Why Am I Tired All the Time?
Look for habits you can change or hidden medical issues.
Posted September 10, 2021 | Reviewed by Ekua Hagan
- Certain food and drink choices can often lead to a feeling of fatigue.
- Feeling tired all the time may be due to hidden sleep issues, like sleep apnea or nighttime noise.
- One unexpected source of fatigue is being sedentary. Research shows that simply going for a walk can boost one's energy by 20%.
There are many reasons you might be dragging, even if you usually are in bed for seven or eight hours. If you feel tired often, it’s important to figure out the cause.
Is it your mood? This can be hard to figure out—are you sad because you’re tired or tired because you’re sad? Are you anxious because you’re short of energy and can’t quite get everything done or short of energy because you’re anxious? You might need to talk to a psychotherapist or consider medication.
Sometimes you need to tackle a problem that looms so large you can’t bear to look at it, like your marriage, job, or struggling child. The best news: You’ll have more energy once you get started.
But part of the project is identifying other causes for fatigue. So let's take a tour of all the possible causes for feeling tired all the time.
Here are common triggers related to what you eat and drink.
Eating Too Little. Some people go on strict diets or skip meals because they’re busy. You might be trying one of the popular regimes that involve fasting. Just be aware: Lack of food can make you tired. Food is energy.
Eating Too Few Carbs (or Too Many). Again, food is energy and that includes healthful carbs. If you often skip breakfast, try oatmeal and see if you feel better in the mid-morning than you usually do.
Some people overload on carbs like potato chips or bread, which can also lead to fatigue. Your body quickly turns chips into sugar. You may get a boost but crash when you come down.
Exercising Without Fuel. If you skip breakfast and run to the gym, exercising without fuel, you could easily be exhausted afterward.
Dehydration. Do you have diarrhea? You are losing water, which can lead to dehydration. What about coffee? Recent evidence suggests that moderate amounts of caffeine are not dehydrating, but you might be overdoing it. Lots of coffee on top of diarrhea or serious sweating could be a problem.
Low Iron. Having too little iron in your diet can cause fatigue, especially if you end up with anemia, a condition when you have too little hemoglobin or not enough red blood cells. With anemia, your body’s cells become low in oxygen. You might have pale skin, get headaches, get short of breath, or feel dizzy.
Even if you spend enough time in bed, you may end up tired because of poor sleep quality. You want to wake up happy and rested. Here's what contributes to low sleep quality.
Irregular Sleep Hours. The best way to feel rested is to go to bed at about the same time every night and wake up at the same time. If you have crazy hours and rely on catching up on weekends, you are likely to feel tired often.
Sleep Apnea. Do you snore? That’s one sign that you have sleep apnea, a condition in which your sleep is broken up by intervals when you are gasping for breath. You don’t fully wake up—but you end up with shallower, less restful sleep.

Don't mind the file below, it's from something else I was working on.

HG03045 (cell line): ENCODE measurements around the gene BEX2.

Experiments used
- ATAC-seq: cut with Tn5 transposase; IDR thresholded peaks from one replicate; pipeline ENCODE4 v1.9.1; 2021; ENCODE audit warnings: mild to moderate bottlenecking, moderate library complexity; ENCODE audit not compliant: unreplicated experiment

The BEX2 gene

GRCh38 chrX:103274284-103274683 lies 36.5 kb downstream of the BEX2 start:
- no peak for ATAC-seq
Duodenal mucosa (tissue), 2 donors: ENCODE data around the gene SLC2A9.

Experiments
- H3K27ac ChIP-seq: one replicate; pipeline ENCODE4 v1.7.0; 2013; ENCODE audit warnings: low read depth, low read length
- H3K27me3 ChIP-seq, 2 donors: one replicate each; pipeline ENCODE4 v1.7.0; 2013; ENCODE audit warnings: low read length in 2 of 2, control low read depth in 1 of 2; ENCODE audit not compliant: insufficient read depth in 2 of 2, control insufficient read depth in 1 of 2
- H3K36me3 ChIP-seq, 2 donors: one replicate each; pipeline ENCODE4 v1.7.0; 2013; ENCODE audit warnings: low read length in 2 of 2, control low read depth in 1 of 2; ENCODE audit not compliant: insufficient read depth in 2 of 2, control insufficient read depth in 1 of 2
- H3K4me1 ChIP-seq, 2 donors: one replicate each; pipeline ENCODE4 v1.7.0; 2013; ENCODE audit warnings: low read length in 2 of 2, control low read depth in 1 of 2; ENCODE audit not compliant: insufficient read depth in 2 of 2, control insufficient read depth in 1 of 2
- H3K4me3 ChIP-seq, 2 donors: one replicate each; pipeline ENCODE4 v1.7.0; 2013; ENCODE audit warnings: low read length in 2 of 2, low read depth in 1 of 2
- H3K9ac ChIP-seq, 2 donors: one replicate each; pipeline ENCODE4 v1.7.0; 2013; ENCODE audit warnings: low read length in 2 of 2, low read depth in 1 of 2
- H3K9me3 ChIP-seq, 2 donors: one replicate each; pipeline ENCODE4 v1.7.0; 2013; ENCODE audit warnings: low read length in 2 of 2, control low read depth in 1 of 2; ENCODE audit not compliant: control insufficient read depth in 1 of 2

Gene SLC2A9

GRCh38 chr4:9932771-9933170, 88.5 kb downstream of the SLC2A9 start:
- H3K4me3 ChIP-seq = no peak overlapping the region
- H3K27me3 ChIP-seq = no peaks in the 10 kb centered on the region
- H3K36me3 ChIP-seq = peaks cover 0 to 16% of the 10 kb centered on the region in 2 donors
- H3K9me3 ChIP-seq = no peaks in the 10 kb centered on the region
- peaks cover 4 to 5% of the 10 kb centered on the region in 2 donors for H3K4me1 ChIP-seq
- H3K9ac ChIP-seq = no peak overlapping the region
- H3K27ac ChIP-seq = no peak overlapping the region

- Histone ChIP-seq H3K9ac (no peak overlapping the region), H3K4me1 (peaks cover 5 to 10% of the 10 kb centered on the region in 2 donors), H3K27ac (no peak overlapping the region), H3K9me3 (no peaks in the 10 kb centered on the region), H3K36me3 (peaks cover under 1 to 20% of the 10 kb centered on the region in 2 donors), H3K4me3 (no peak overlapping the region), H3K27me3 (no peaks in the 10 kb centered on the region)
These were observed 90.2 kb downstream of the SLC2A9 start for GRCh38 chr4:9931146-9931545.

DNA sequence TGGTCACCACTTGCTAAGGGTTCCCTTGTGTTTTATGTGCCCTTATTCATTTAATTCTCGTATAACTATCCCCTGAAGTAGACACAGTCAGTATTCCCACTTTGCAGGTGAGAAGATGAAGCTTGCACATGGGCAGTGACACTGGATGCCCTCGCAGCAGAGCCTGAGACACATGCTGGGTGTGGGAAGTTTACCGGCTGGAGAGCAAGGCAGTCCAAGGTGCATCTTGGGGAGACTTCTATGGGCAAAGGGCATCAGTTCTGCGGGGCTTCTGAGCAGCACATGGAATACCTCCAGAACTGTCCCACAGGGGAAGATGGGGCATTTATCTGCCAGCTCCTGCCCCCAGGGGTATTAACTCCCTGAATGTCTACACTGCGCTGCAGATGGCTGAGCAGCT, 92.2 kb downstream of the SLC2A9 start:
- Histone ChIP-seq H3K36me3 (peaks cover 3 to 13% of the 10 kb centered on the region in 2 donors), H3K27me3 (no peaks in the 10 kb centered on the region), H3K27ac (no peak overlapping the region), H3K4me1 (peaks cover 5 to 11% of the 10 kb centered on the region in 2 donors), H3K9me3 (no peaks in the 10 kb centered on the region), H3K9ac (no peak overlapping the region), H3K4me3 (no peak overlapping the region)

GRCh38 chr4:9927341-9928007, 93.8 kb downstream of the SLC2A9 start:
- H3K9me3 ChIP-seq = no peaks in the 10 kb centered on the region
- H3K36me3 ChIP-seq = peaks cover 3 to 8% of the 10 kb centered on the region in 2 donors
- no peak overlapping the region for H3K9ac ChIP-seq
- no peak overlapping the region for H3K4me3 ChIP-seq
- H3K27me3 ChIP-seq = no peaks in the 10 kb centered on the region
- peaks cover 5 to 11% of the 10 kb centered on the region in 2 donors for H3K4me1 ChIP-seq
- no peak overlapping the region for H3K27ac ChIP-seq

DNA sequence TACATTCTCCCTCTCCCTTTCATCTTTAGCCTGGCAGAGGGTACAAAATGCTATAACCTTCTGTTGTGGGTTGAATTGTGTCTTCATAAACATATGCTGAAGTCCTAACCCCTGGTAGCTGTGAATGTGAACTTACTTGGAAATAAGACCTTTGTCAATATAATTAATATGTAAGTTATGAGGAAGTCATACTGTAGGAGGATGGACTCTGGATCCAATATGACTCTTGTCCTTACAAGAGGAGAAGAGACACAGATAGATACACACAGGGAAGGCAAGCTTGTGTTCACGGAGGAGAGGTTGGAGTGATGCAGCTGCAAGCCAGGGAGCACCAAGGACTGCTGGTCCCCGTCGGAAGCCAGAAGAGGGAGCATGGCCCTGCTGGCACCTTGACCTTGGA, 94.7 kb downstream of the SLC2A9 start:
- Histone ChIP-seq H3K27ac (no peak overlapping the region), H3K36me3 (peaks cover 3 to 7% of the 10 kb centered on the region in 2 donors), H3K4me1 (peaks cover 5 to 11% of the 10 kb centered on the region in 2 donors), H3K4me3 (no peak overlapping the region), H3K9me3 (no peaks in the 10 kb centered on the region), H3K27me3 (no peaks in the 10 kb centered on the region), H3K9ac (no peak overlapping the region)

We tend to think of sleep apnea as a problem only for very heavy men who snore loudly and fall asleep during the day. But women can get sleep apnea as well, even if they aren’t especially heavy. You might not snore especially loudly. If you are tired all the time, and can’t find another cause, talk to your doctor about a sleep test.
Noisy Bedrooms. Even if you don’t wake up, your body registers noise while you’re sleeping. People exposed to nightly traffic noise are more likely to have heart disease and to take sleep medicine, which doesn’t restore their sleep quality completely. Why? Noise keeps you in the shallower part of your sleep cycle and cuts short the later periods when your pulse and breathing rate slow and you dream. The noise doesn’t have to be loud: Even the hum of hospital equipment can affect your sleep quality, some research shows. If your bed partner snores, try sleeping apart and see if you awake more rested.
Beyond diet and sleep quality, fatigue has other possibly unexpected sources.
Lack of Exercise. You'll be more energetic the more you move. For people who are sedentary, getting up and out there, even just for a walk, can boost your energy by 20 percent.
Hearing Loss. It’s very common to have hearing loss from middle-age on, but most people put off getting hearing aids, typically for a decade. Struggling to hear can be exhausting. Your brain is working harder to interpret the sounds you hear, so you’ll lose focus earlier than you would if hearing were easy.
Sleep Essential Reads
Other Medical Problems
It’s important to speak to your doctor about your fatigue because it may be a clue to something else. Heart disease, hypothyroidism, diabetes, hepatitis, and chronic fatigue syndrome can all cause ongoing fatigue.
Your doctor should also reevaluate your medications. Fatigue can be a side effect of blood pressure medications, statins, and fibrates, acid-reflux medications, antianxiety drugs, antihistamines, antidepressants, antipsychotics, antibiotics, and diuretics. Medication can also trigger depression, which could make you feel tired all the time.
It's worth it to pursue a solution—simply taking action could give you a boost in confidence and energy!
A version of this story also appears at Your Care Everywhere.